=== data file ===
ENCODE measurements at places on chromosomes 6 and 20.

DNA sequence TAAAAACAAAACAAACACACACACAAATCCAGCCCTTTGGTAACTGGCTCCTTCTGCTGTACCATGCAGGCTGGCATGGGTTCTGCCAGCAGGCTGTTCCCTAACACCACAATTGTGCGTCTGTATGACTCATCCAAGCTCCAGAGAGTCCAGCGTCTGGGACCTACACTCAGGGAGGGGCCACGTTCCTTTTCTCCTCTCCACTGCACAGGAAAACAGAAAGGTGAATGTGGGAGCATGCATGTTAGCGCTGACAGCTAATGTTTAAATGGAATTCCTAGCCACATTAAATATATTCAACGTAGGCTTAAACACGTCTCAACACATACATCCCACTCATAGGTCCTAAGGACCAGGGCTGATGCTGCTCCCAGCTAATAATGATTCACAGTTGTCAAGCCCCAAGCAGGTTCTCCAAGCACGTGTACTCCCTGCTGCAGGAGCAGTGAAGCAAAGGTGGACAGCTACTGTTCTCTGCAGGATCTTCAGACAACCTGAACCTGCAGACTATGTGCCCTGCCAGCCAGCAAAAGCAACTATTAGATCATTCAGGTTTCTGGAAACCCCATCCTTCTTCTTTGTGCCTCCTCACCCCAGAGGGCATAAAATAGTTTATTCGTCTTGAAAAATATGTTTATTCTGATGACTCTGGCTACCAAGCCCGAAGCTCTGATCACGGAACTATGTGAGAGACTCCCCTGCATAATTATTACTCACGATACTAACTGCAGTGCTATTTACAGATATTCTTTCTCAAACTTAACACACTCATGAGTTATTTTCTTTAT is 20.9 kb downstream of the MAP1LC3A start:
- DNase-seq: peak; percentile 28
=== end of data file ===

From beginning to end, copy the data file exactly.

ENCODE measurements at places on chromosomes 6 and 20.

DNA sequence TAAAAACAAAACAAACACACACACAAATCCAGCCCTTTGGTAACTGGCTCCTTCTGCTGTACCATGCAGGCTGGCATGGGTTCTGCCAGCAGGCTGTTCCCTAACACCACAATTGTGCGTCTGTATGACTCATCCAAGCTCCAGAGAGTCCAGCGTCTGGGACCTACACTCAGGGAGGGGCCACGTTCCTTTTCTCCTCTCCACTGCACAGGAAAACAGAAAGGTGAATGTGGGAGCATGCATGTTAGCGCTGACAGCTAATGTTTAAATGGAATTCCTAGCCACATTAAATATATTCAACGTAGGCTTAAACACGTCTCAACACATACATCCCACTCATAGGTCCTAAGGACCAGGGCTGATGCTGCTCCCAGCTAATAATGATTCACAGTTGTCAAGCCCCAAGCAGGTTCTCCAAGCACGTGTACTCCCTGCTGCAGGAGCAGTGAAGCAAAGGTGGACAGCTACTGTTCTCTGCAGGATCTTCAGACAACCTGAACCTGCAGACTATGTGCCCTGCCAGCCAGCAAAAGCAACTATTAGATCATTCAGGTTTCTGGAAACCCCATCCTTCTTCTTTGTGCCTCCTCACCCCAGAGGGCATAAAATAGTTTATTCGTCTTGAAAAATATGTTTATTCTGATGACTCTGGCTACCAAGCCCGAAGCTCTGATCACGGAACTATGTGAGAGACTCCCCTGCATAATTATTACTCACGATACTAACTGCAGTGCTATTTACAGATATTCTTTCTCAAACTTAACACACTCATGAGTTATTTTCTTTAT is 20.9 kb downstream of the MAP1LC3A start:
- DNase-seq: peak; percentile 28